Greg Coleridge

Activist, Move to Amend

Greg Coleridge
Ken Blaze

"The problem isn't that the government is broken," Greg Coleridge says, whipping out one of many activist slogans he's been repeating so long they're inextricably threaded into the fabric of his speech. "It's that it's fixed."  

"Fixed as in rigged," he says, leaning in, making sure the message is clear. Coleridge's central issue is corporate power and the insidious effects of money in politics. He is a man who has known that corporations aren't people since long before Citizens United.

Citizens United was the 2010 Supreme Court ruling that held that money was a form of speech, and that capping corporations' campaign contributions was an unconstitutional infringement of their First Amendment rights. It facilitated a massive growth in Super PACs.

"But it was a perverted kind of blessing," says Coleridge, clipboard in hand, seated at the Cleveland Heights Public Library with a smattering of activist literature in front of him. "It made people wake up. They might not realize, though, that this is nothing new. This has been going on for 125 years."

Coleridge, an Akron native and Oberlin College alum, now works for Move to Amend, a national coalition formed in 2009 committed to social and economic justice, ending corporate rule, and building a vibrant democracy that's accountable to people, not corporations. He's been doing this genre of work for years.

For example:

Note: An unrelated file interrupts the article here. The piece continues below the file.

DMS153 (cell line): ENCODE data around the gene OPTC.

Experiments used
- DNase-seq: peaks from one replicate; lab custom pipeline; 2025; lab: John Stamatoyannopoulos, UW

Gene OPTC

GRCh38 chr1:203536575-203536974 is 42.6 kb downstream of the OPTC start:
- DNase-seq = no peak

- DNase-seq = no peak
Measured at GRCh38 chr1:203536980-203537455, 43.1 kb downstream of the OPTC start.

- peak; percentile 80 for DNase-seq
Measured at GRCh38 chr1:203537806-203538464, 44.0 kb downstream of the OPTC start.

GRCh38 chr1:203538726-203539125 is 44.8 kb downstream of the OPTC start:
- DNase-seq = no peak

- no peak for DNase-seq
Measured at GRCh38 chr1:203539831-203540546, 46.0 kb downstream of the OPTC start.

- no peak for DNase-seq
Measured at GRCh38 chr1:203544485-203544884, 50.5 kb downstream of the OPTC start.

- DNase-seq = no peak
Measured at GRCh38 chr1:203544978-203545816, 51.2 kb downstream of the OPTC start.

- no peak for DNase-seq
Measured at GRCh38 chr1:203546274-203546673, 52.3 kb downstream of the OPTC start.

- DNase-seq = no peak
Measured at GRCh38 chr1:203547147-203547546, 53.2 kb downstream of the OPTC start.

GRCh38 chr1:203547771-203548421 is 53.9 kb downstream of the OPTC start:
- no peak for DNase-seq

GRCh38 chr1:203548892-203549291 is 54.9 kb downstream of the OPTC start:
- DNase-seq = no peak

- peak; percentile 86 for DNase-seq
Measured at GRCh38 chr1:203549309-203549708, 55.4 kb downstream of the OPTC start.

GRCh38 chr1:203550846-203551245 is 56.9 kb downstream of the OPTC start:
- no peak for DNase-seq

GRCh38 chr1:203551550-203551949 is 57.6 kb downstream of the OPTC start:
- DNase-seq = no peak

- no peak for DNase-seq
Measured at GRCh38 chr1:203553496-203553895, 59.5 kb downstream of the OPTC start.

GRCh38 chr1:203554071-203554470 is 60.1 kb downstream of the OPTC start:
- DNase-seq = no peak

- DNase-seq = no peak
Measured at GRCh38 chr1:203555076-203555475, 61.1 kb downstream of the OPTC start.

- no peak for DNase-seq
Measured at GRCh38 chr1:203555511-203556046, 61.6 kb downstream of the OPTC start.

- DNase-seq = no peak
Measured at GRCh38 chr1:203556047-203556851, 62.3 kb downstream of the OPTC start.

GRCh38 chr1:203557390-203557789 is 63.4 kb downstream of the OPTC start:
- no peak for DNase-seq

"This is from 1996," Coleridge says, referencing a 96-page Citizens Over Corporations pamphlet he authored for the Program on Corporations, Law and Democracy (POCLAD) as a by-product of a meeting with frustrated activists. Back then, and until earlier this year, Coleridge was the program director for economic and political justice with the American Friends Service Committee.

"I'd done work with non-violence campaigns," Coleridge says, "but quite frankly, we ended up evolving — or some might say devolving — into looking at issues of democracy and corporate power in politics."  

Coleridge has worked locally to get 12 Ohio municipalities to pass resolutions asking congress to pass an amendment to the U.S. Constitution that would state two things: 1) Only humans, not corporations, are legal persons, and 2) money is not equivalent to speech.

"The reason we're so frustrated, why we're literally banging our heads against the wall," Coleridge says, "is because there are a lot of fruits and vegetables you can boycott one at a time. But we don't have enough time. We have to look at the fundamentals — and the analysis shows that the overarching problem is the increasing power and rights of corporations."

Coleridge says that he sees many local activists doing critical work — in labor, consumer protection, the environment, etc. — and even remembered fondly his week in Seattle in 1999 protesting the World Trade Organization. He said that to this day, there has been nothing more liberating than shutting down those Seattle streets. But he said activists need to focus on corporate power or else their progress will be limited.

"I'm not saying drop everything. This doesn't need to be your No. 1 issue," Coleridge says. "But maybe make it No. 2." — Sam Allard

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